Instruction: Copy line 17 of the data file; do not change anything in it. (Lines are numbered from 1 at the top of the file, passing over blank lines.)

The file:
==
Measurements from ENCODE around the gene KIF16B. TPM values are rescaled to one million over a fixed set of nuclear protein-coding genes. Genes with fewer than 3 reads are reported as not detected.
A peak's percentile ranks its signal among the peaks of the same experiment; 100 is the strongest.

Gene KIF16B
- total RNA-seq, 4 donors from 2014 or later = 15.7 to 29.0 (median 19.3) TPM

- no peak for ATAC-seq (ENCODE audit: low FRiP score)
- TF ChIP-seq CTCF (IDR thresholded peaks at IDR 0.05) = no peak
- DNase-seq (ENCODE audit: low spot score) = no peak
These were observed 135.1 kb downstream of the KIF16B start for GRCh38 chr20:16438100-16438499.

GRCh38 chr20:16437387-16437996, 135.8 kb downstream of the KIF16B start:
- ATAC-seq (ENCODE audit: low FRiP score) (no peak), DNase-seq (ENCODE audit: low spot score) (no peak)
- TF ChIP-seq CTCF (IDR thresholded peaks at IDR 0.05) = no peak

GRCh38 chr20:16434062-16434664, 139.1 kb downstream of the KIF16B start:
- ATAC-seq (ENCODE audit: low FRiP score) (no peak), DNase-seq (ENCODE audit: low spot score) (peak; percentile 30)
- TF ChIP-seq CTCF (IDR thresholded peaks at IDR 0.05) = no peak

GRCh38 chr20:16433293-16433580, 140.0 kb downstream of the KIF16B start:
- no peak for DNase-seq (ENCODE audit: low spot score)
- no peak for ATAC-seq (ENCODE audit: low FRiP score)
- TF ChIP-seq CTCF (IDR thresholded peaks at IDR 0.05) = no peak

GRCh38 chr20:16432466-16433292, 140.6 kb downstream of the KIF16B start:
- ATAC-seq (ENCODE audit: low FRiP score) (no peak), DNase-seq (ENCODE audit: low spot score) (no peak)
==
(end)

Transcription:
- no peak for ATAC-seq (ENCODE audit: low FRiP score)